Asian Trade Strategies
The Crawford School, through the East Asian Bureau of Economic Research, hosted a large number of distinguished Australian and international guests for a roundtable and public forum to discuss Asian Trade Strategies on 18–19 September 2013 at The Australian National University.
This two-day event brought together trade economists, country-specific experts, trade policy makers from international organisations and the Australian government, as well as researchers from regional institutions. Distinguished guests included former World Trade Organisation chief economist Patrick Low, former US trade negotiator Geza Feketekuty and former Australian Minister for Trade and Competitiveness, Craig Emerson.
The attendees formed an assembly of key individuals engaged in the development of frameworks for trade and domestic trade policy and provided dialogue from a variety of perspectives on the most recent developments in trade in the Asian region.
The theme was explored in discussions covering a wide range of topics relevant to the dynamics of trade in the Asian region including country-specific trade strategies, the live negotiation of the two major regional trade agreements — the Trans-Pacific Partnership (TPP) and Regional Comprehensive Economic Partnership (RCEP) — the ongoing relevance of the World Trade Organisation (WTO) and non-traditional barriers to trade. These
discussions will be useful to the development of Australian trade strategies and those of other Asian countries in years to come.
The roundtable on day one gave attendees a chance to deliberate on regional trade policy issues. The first session focussed on the interests of the major players in regional trade — China, India, Japan and the Association of Southeast Asian Nations — with especial focus on their relationship to the two significant mega-regional trade agreements — the TPP and RCEP. The second session turned to new issues in Asian trade that present challenges to the established trade framework. These issues included supply chain trade, foreign investment and behind the border barriers to trade. The third session facilitated discussion on issues relating to the existing frameworks for trade negotiation in the Asian region. In particular, presentations focused on the relevance of the multilateral framework provided by the WTO and the implications of the proliferation of bilateral free trade agreements in the Asian region.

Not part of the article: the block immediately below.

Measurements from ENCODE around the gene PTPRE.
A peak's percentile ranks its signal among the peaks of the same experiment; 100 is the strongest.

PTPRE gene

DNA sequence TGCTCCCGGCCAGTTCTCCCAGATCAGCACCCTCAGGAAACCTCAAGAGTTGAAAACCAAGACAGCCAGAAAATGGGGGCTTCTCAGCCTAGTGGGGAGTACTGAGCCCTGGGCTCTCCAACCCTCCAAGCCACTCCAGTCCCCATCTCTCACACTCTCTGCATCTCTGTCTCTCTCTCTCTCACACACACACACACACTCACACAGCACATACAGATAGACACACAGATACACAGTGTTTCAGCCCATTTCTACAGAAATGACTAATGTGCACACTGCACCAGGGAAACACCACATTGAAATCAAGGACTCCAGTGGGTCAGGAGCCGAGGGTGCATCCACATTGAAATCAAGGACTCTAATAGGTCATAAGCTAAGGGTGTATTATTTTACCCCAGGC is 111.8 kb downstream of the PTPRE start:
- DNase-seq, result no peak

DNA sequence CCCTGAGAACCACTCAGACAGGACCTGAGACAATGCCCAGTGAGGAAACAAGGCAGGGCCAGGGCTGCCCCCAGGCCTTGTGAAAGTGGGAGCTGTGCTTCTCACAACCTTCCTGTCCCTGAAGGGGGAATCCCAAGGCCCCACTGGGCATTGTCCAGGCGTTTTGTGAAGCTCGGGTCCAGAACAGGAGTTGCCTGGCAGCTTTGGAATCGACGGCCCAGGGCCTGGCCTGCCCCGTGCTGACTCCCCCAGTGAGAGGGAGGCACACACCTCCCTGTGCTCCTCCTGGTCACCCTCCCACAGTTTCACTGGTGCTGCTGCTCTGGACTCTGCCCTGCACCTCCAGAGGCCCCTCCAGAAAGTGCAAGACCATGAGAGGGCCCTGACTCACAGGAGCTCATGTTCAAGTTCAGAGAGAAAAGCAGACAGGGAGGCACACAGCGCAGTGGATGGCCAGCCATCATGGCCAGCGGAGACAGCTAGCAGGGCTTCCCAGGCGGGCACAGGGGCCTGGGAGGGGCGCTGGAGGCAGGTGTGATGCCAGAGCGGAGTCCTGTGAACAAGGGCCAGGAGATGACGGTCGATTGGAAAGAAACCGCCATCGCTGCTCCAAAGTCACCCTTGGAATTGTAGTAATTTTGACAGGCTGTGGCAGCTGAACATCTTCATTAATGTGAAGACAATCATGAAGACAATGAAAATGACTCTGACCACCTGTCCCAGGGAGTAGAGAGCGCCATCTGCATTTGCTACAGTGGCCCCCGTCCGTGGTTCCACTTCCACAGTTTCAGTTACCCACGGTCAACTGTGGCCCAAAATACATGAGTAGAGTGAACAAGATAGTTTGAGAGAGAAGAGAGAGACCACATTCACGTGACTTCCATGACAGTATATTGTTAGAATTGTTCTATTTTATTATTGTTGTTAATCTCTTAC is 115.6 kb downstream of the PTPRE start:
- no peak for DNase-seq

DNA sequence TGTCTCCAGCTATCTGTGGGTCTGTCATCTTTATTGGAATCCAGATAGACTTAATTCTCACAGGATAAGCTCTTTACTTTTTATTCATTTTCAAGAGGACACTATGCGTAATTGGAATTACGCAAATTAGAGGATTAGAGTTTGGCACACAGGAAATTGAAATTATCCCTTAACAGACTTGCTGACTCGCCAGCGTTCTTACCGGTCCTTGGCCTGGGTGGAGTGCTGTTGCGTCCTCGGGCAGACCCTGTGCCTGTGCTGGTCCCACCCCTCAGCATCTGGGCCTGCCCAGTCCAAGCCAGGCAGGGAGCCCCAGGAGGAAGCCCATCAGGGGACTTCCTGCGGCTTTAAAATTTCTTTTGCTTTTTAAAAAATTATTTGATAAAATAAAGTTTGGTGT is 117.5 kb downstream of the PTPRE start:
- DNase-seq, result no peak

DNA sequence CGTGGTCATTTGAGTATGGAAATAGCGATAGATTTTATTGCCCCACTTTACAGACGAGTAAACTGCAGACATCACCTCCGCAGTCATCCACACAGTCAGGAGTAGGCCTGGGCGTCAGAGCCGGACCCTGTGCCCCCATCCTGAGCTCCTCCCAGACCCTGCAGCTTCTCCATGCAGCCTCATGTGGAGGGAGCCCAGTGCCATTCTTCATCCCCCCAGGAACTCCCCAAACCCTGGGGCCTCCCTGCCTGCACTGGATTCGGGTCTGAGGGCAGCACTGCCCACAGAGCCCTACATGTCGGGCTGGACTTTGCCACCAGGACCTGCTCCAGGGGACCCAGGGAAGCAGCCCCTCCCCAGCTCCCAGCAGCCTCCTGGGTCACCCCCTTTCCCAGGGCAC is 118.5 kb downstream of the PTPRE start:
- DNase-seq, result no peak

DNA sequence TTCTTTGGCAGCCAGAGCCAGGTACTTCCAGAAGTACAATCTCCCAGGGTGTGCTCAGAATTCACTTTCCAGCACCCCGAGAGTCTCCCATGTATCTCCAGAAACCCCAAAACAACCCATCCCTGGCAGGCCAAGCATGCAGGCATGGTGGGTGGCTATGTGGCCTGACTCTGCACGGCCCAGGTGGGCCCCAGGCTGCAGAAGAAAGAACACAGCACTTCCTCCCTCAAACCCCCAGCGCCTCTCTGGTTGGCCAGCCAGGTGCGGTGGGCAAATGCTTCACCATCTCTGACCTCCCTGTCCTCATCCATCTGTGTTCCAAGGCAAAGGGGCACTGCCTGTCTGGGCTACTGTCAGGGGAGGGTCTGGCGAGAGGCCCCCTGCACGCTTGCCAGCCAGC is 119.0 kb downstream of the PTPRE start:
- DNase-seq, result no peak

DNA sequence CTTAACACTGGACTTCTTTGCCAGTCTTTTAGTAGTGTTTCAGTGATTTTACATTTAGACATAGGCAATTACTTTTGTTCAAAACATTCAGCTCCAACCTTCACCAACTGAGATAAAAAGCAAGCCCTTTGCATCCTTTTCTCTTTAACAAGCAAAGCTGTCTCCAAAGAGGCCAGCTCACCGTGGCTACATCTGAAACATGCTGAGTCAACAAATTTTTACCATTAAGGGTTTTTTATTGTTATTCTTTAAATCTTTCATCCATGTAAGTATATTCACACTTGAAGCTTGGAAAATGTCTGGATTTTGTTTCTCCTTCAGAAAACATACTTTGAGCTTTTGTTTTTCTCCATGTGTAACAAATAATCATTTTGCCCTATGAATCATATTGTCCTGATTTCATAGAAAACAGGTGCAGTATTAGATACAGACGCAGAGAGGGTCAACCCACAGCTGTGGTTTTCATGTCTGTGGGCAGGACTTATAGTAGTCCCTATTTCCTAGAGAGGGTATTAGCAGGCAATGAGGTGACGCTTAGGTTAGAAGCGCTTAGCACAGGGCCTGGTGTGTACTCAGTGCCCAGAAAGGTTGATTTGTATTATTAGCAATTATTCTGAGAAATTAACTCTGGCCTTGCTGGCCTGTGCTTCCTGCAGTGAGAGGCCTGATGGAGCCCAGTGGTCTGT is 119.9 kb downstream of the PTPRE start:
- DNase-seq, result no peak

The Public Forum
Several of the leading contributors to the roundtable discussion participated in the public forum on Day two. The first panel, chaired by Professor Peter Drysdale, covered the issues surrounding the TPP and RCEP, which currently dominate the shape of trade negotiations in the Asian region. This session drew on contributions from Dr Shiro Armstrong (ANU), Professor He Fan (Chinese Academy of Social Sciences), Professor Takashi Terada (Doshisha University) and Dr Ganeshan Wignaraja (Asian Development Bank). The second panel, chaired by Dr Craig Emerson, discussed the reform and expansion of existing trade frameworks to accommodate changes in the nature of trade. This session drew on the expertise of Professor Philippa Dee (ANU), Geza Feketekuty (Institute for Trade and Commerical Diplomacy), Dr Patrick Low (Fung Global Institute) and Dr Jayant Menon (Asian Development Bank). The public forum attracted a large audience including senior members of the Australian Public Service and representatives from foreign missions in Australia, as well as business organisations. It consolidated the insights of the previous day’s discussion and gave a broad audience an opportunity to engage with trade policy experts on trade in the Asian region.
Head of EABER, Professor Peter Drysdale, emphasised in his closing statements that there was significant momentum behind trade liberalisation in Asia but that it was ‘in danger of getting bogged down in negotiations that were too narrowly conceived’. The collection of bilateral agreements and a potential contest between the two mega-regional trade agreements present significant hurdles to effective trade liberalisation in the region.
The success of integration efforts in the region rest importantly on domestic policy reform as well as reforms to the frameworks supporting multilateral trade negotiation. ANU researcher Andrew Elek summed up much of this issue in his comment that ‘The existing trade negotiation paradigm does not reflect the realities of modern commerce in Asia’.
Ultimately, furthering economic integration in the Asian region is contingent upon coalescing trade and economic strategies in order to allow constructive engagement with multilateral trade frameworks. Asian Development Bank lead economist in trade and regional cooperation, Jayant Menon, who participated in both the roundtable and public forum observed that ‘Now is the time for multilaterisation’.
The Asian Trade Strategies conference facilitated valuable discussion between a specialist and general audience, producing an authoritative and up-to-date outlook on the issues around trade in Asia with the potential to inform policy both in Australia and abroad.
The Asian Trade Strategies Conference was organised by the East Asian Bureau of Economic Research and was hosted at The Australian National University in Canberra. The event was made possible with the support of the HC Coombs Policy Forum, the Research School of Asia and the Pacific at the Australian National University, the Australian National Institute of Public Policy, and Asia and the Pacific Policy Studies at the Crawford School of Public Policy.